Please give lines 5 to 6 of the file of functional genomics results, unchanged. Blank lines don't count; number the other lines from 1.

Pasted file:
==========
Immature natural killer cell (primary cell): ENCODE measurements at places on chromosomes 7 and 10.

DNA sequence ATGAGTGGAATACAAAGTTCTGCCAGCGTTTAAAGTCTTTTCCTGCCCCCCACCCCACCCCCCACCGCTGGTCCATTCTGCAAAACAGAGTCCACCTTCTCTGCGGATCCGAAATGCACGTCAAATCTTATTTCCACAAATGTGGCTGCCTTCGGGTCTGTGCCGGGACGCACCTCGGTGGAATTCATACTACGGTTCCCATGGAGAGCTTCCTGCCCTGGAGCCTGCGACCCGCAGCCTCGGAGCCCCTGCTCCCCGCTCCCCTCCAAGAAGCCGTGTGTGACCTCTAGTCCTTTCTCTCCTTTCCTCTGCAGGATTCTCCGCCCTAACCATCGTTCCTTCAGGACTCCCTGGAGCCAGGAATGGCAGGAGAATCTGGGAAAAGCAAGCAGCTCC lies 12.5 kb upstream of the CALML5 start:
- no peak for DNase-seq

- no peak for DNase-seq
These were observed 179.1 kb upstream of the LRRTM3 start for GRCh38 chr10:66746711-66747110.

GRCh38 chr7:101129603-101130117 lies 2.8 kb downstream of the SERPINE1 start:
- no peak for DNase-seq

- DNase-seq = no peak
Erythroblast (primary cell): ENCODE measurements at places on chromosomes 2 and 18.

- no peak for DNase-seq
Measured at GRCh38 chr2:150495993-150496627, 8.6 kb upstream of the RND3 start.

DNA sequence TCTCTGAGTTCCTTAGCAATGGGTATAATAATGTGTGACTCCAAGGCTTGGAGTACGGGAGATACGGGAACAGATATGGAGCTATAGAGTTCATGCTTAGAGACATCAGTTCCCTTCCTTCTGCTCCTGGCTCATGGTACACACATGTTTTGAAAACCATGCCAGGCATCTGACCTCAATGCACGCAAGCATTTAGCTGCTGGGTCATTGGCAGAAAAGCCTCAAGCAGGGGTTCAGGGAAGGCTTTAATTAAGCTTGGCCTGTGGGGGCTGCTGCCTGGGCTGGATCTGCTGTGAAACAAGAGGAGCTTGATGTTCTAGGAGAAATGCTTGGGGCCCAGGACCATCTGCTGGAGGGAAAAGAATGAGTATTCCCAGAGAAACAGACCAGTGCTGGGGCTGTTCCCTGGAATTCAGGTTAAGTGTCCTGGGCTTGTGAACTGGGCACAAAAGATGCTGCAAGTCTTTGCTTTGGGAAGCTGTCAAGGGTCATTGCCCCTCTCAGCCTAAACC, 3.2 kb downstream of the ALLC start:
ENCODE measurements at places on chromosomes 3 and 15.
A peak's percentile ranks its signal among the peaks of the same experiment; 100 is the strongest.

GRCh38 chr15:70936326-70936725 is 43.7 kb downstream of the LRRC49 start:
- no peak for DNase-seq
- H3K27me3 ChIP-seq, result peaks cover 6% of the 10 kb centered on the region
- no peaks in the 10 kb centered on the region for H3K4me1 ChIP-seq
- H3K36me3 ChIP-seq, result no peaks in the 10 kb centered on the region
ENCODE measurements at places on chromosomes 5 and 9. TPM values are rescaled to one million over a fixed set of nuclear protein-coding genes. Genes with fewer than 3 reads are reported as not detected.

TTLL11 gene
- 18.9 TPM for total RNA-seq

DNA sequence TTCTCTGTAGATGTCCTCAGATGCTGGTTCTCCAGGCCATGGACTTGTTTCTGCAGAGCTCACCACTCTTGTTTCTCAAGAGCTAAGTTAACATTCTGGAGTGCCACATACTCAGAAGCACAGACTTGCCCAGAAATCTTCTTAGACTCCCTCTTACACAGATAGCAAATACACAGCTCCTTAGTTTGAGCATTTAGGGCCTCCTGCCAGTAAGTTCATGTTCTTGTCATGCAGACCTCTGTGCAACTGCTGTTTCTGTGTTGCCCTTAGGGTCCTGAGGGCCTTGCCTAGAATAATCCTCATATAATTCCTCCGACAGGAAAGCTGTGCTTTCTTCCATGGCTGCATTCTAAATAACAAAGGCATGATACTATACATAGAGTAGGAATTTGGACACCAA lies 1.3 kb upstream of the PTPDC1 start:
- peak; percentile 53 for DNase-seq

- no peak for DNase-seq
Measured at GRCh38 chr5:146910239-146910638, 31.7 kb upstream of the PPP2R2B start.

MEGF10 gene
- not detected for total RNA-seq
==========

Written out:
These were observed 179.1 kb upstream of the LRRTM3 start for GRCh38 chr10:66746711-66747110.

GRCh38 chr7:101129603-101130117 lies 2.8 kb downstream of the SERPINE1 start: